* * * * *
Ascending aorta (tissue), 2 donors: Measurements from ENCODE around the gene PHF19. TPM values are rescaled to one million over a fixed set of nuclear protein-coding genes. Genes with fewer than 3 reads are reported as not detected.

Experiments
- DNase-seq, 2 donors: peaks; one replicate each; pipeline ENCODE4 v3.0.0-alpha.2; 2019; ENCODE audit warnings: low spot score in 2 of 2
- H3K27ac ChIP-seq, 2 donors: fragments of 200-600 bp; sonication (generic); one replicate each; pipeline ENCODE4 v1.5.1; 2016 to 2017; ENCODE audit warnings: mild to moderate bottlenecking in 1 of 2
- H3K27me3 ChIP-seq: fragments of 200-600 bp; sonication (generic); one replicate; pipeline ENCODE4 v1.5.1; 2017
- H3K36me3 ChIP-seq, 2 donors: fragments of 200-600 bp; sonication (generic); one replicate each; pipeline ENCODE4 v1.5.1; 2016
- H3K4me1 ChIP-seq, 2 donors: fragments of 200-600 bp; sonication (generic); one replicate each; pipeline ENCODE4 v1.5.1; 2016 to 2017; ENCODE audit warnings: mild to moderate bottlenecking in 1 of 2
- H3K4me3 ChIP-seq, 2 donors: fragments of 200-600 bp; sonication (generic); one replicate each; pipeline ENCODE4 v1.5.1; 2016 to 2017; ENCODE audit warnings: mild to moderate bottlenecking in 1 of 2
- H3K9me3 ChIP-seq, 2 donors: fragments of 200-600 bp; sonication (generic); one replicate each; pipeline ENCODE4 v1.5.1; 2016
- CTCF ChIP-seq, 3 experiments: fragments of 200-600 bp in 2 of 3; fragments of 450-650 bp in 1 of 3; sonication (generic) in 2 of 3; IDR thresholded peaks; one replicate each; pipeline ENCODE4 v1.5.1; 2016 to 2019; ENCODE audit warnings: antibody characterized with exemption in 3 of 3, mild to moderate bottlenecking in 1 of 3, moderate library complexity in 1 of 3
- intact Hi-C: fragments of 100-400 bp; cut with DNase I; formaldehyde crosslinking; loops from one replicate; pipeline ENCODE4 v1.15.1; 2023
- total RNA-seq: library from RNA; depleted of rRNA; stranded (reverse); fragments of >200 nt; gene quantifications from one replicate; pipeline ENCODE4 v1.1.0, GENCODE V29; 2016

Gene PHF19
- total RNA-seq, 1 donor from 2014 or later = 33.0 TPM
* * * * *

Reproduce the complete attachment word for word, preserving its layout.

Ascending aorta (tissue), 2 donors: Measurements from ENCODE around the gene PHF19. TPM values are rescaled to one million over a fixed set of nuclear protein-coding genes. Genes with fewer than 3 reads are reported as not detected.

Experiments
- DNase-seq, 2 donors: peaks; one replicate each; pipeline ENCODE4 v3.0.0-alpha.2; 2019; ENCODE audit warnings: low spot score in 2 of 2
- H3K27ac ChIP-seq, 2 donors: fragments of 200-600 bp; sonication (generic); one replicate each; pipeline ENCODE4 v1.5.1; 2016 to 2017; ENCODE audit warnings: mild to moderate bottlenecking in 1 of 2
- H3K27me3 ChIP-seq: fragments of 200-600 bp; sonication (generic); one replicate; pipeline ENCODE4 v1.5.1; 2017
- H3K36me3 ChIP-seq, 2 donors: fragments of 200-600 bp; sonication (generic); one replicate each; pipeline ENCODE4 v1.5.1; 2016
- H3K4me1 ChIP-seq, 2 donors: fragments of 200-600 bp; sonication (generic); one replicate each; pipeline ENCODE4 v1.5.1; 2016 to 2017; ENCODE audit warnings: mild to moderate bottlenecking in 1 of 2
- H3K4me3 ChIP-seq, 2 donors: fragments of 200-600 bp; sonication (generic); one replicate each; pipeline ENCODE4 v1.5.1; 2016 to 2017; ENCODE audit warnings: mild to moderate bottlenecking in 1 of 2
- H3K9me3 ChIP-seq, 2 donors: fragments of 200-600 bp; sonication (generic); one replicate each; pipeline ENCODE4 v1.5.1; 2016
- CTCF ChIP-seq, 3 experiments: fragments of 200-600 bp in 2 of 3; fragments of 450-650 bp in 1 of 3; sonication (generic) in 2 of 3; IDR thresholded peaks; one replicate each; pipeline ENCODE4 v1.5.1; 2016 to 2019; ENCODE audit warnings: antibody characterized with exemption in 3 of 3, mild to moderate bottlenecking in 1 of 3, moderate library complexity in 1 of 3
- intact Hi-C: fragments of 100-400 bp; cut with DNase I; formaldehyde crosslinking; loops from one replicate; pipeline ENCODE4 v1.15.1; 2023
- total RNA-seq: library from RNA; depleted of rRNA; stranded (reverse); fragments of >200 nt; gene quantifications from one replicate; pipeline ENCODE4 v1.1.0, GENCODE V29; 2016

Gene PHF19
- total RNA-seq, 1 donor from 2014 or later = 33.0 TPM